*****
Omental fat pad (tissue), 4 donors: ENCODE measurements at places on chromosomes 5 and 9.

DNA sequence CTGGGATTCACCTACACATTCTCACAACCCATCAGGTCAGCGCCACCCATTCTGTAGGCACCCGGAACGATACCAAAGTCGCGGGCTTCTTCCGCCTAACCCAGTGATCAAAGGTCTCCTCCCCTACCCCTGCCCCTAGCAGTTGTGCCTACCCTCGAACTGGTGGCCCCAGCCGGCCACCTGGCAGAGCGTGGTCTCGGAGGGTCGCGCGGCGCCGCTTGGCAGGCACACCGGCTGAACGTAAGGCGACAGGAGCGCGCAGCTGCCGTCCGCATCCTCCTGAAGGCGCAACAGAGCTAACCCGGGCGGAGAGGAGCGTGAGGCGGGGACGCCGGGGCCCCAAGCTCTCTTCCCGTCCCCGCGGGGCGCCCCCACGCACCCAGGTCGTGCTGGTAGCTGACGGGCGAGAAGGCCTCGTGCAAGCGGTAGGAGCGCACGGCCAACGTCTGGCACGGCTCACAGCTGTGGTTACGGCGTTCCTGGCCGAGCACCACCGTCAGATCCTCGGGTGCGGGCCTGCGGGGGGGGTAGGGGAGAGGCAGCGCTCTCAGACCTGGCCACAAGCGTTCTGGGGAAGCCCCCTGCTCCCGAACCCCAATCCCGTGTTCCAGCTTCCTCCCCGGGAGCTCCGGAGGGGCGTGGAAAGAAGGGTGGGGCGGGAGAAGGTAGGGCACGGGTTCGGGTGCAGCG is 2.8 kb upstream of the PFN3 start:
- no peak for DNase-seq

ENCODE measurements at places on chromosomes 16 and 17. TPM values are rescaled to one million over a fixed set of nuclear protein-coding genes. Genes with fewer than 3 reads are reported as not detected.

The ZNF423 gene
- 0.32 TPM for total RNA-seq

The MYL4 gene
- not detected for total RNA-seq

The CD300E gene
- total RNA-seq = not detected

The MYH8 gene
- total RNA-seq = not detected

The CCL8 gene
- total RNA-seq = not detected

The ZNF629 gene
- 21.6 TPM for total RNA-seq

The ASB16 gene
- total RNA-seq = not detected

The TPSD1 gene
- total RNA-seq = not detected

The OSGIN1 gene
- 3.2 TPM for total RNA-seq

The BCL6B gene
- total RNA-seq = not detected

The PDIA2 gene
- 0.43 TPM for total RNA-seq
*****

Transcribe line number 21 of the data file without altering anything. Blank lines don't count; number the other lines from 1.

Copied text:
The OSGIN1 gene